Is Apple In A League Of Its Own?
Keith is a member of The Motley Fool Blog Network -- entries represent the personal opinion of the blogger and are not formally edited.
There they go again. Apple (NASDAQ: AAPL) blew away all expectations in its earnings release on April 24th. Mr. Roget doesn’t have enough superlative adjectives in his thesaurus to adequately describe the powerhouse that Apple is. If you had to pick one and only one company to buy, you would be hard pressed to come up with a better one than Forrest Gump’s fruit company. Conventional wisdom is that Apple is in a league of its own. But is the conventional wisdom right?
Defining The League Ground Rules
Let’s first define Apple’s league. There are many attributes that Apple possesses that make it shine. Earnings per share (EPS) growth is one of the most important. EPS growth is the engine behind successful stocks. Stocks in Apples league would have EPS growth or 50% or more annually.
I would argue that a strong return on equity (ROE) should be high on our list also. A company that isn’t hitting a 20% or higher ROE level doesn’t belong in the same tier as Apple. We also want excellent profits. Let’s boot out anyone who can’t at least make a double-digit profit margin.
Don't forget valuation. Despite its parabolic upward price movement, Apple still has room to go up even more. How about setting our league forward price-to-earnings benchmark at 20? That should be a good level to weed out the strong stocks that could be just a little too expensive for the Apple league. Along the same lines, I recommend that we factor growth into our valuation metrics and use a PEG ratio maximum of 1.0, the rule of thumb level of a fairly priced company.
There are two other hurdles we should make our contestants jump. One relates to debt. Apple has none. We probably don’t have to be quite so strict as to require zero debt, but let’s say we only consider companies with a debt-to-capital of 25% or lower. Also, we really couldn’t include small cap stocks in the same league as Apple. Five billion seems like a reasonable market cap threshold.
If we use our league ground rules to scour the entire investing universe, there are only three other companies that are serious contenders. The three potential Apple leaguers are: CF Industries (NYSE: CF), Cummins (NYSE: CMI) and Silver Wheaton (NYSE: SLW). Let’s see how they compare to the league standard bearer.
|Symbol||EPS Growth||Profit Margin||ROE||Fwd P/E||PEG||Debt-to-Capital||Market Cap|
These stocks represent the cream of the crop. They all are strong companies with great valuations. The key differentiator among the companies can’t be found in the numerical results, though. When we buy a stock, we’re buying into a business. And some businesses have more potential and more risk than others.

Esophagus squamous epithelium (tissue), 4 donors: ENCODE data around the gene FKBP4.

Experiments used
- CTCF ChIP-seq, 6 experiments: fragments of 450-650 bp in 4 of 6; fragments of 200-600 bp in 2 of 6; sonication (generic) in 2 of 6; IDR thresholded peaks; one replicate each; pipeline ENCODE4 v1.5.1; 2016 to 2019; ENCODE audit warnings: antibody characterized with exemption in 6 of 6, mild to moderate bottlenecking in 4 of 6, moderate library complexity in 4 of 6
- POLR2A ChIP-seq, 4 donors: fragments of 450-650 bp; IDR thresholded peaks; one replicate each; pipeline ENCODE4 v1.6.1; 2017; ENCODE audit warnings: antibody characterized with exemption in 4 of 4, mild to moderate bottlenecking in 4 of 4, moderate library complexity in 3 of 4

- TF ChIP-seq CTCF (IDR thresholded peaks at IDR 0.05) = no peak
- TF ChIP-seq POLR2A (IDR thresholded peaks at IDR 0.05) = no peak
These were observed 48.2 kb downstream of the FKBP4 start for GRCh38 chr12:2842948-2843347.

Take CF Industries, for example. It is in the fertilizer business. There should be strong demand for fertilizer throughout 2012. However, CF relies on use of nitrogen. Nitrogen prices have experienced quite a bit of volatility recently and could impact how well CF stock performs through the rest of the year.
Cummins makes truck engines and power generation equipment. It’s a leader in both areas and should continue to experience strong growth barring any major worldwide economic slowdowns. Cummins appears to be firing on all cylinders.
Silver Wheaton is a silver mining and streaming company, operating across the globe. Its fortunes correlate with the price of silver, which has gone down 16% over the past couple of months. Silver is likely to rebound, though. If it does, Silver Wheaton stock will enjoy a nice up trend as well.
In The League
Back to our initial question. Is Apple in a league of its own? Certainly, using the parameters that we defined all of the companies mentioned deserve to be in the same league as Apple. I wouldn’t be reluctant to put my own money into any of these companies.
However, as solid as these three contenders are they’re just not Apple. They’re all more dependent upon uncontrollable factors than Apple is - CF with nitrogen prices, Cummins with demand in the far corners of the earth, Silver Wheaton with silver prices. Apple, on the other hand, acts in large part as the master of its own universe.
People don’t sleep outside feed stores to buy CF-made fertilizer, truck dealerships to buy Cummins-made engines or jewelry stores to buy bracelets made from silver mined by Silver Wheaton. Wait until iPhone 5 comes out. Cities across the world will have campers outside Apple stores. And who knows what the Cupertino creators have waiting in the wings?
There are some excellent companies out there. There are some excellent stocks out there. There are some legitimate contenders for your investment dollar out there. But for now at least, Apple is in a league of its own.
Keith Speights (www.keithspeights.com) owns shares of Apple. The Motley Fool owns shares of Apple and CF Industries Holdings. Motley Fool newsletter services recommend Apple and Cummins. Try any of our Foolish newsletter services free for 30 days. We Fools may not all hold the same opinions, but we all believe that considering a diverse range of insights makes us better investors. The Motley Fool has a disclosure policy.